Up to now, template synthesis, self-assembly, and electrospinning technique have been employed for producing the hollow structured nanofibers (Khajavi and Abbasipour, 2012; Wang and Lu, 2012; Kim et al., 2019). Among them, the template synthesis method is more adaptable, because it is easy to control the width of the middle hollow (Homaeigohar et al., 2017). As shown in Figure 1A, the template is mostly prepared by electrospining. Then the target precursor is coated or deposited on the prepared template. The employed deposition technique includes atomic layer, electrochemistry, chemical vapor deposition, and so on. The last process is calcination in order to remove the core template fibers. Donmez et al. fabricated hafnia hollow nanofibers by atomic layer deposition using electrospun nylon 6,6 nanofibers as templates (Donmez et al., 2013). Hollow TiO2 nanofibers were fabricated by using oxidized electrospun polyacrylonitrile fibers as templates (Ouyang et al., 2018). Han et al. used controllable sacrifice template route to synthesize polyaniline hollow nanofibers with adjustable hollow structure (Han et al., 2019b). Kim et al. successfully synthesized ultra-thin SiO2 hollow nanofibers with surface-replicated morphologies using herringbone-, platelet-, and tubular-type carbon nanofibers templates (Kim et al., 2019). The template synthesis methods can create hollow nanofibers of different diameters and hollow structure but cannot prepare them continuously.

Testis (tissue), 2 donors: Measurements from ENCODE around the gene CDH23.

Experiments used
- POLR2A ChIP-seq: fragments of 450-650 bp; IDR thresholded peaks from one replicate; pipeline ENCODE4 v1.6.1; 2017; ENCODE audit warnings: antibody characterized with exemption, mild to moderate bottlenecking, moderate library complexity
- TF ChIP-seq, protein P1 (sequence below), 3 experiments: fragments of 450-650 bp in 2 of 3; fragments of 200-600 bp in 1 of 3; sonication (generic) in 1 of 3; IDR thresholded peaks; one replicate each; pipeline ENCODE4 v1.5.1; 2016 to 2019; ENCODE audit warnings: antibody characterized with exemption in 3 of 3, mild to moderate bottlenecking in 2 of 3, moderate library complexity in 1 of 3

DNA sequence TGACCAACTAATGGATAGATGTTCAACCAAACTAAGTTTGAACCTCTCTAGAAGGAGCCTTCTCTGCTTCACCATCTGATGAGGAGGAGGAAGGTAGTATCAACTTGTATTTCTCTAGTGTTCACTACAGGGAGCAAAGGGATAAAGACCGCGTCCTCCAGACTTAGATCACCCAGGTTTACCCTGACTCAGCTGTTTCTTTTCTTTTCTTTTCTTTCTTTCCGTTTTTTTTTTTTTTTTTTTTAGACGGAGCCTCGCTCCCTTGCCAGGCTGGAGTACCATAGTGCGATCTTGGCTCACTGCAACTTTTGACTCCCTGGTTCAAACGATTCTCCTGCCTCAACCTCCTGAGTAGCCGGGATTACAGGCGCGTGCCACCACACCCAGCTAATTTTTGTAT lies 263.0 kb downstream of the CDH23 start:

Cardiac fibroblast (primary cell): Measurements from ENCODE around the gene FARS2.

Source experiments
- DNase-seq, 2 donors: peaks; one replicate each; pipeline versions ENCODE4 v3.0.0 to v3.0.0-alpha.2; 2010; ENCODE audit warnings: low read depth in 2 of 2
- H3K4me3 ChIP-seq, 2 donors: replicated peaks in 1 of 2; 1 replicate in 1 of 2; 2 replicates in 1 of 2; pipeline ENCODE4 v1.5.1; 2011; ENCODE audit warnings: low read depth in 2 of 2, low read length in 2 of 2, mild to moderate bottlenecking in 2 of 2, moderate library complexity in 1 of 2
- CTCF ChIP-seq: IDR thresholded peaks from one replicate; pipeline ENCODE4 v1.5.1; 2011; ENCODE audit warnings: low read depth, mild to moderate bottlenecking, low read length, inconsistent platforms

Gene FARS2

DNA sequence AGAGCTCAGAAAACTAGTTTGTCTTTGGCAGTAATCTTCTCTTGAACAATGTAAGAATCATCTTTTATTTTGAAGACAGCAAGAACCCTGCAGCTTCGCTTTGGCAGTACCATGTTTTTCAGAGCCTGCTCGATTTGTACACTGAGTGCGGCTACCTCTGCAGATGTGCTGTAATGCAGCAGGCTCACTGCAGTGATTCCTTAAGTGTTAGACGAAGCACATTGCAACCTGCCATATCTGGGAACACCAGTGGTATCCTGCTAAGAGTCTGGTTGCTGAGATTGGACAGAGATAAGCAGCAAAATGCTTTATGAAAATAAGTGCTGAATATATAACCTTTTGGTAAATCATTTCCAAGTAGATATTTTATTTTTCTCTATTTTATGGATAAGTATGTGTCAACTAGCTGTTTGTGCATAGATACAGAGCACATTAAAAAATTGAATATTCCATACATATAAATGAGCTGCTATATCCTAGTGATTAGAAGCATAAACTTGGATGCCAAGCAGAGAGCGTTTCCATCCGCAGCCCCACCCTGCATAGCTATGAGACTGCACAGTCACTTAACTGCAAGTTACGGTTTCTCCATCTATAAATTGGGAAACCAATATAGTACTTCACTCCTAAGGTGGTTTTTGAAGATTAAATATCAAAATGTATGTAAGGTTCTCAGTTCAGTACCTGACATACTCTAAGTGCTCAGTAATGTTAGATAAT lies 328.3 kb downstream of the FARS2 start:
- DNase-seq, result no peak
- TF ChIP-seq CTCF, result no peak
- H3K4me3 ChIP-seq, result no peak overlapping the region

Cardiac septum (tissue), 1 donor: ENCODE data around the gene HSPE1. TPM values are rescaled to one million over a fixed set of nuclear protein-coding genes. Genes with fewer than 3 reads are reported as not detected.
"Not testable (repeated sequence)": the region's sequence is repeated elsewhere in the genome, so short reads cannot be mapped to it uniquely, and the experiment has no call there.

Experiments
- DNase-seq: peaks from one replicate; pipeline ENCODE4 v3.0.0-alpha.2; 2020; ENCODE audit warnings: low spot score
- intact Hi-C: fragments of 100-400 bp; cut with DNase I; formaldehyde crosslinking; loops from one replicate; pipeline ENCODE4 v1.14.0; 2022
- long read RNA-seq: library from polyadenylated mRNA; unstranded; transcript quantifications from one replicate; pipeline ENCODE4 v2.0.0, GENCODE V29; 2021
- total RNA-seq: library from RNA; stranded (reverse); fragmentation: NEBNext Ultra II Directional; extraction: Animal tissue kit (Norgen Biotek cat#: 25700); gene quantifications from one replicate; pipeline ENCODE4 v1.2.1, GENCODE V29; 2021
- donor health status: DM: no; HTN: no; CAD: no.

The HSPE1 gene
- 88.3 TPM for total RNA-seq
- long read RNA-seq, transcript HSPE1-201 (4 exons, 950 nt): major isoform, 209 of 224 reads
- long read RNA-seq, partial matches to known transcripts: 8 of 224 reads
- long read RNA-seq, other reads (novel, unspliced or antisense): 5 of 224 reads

FIGURE 1
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Figure 1. (A) A schematic of template synthesis method. (B) SEM images of the SnO2 nanofibers electrospun. Reprinted with permission from Ab Kadir et al. (2014). (C) A schematic of the coaxial electrospinning. Reprinted with permission from Aziz et al. (2018). (D) SEM and 3D structure of coaxial core–sheath structured hollow nanofibers. Reprinted with permission from Liu et al. (2013). (E) Schematic illustration of hollow nanofibers gas sensing.

Hollow Nanofibers Based on Self-Assembly Methods

The self-assembly technique has attracted wide interest and employed to form polymers owing to the omitting preparation of template and post-treatment of removing template. There have been many studies on preparing nanotubes. However, there is very little research on hollow nanofiber structured polymers fabricated by self-assembly because of the special continuous hollow structure. Wang et al. successfully prepared polyaniline nanomaterials with different morphologies including 1D-nanotubes, 3D-nanofiber by simply changing the concentration of aniline and the molar ratio of dichloroacetic acid to aniline. They found that strong hydrogen bonding effect between dichloroacetic and aniline may result in the formation of self-assembly nanofibers networks, and thus producing phenazine-like units to further self-assembly (Wang and Lu, 2012).

Hollow Nanofibers Based on Electrospinning Methods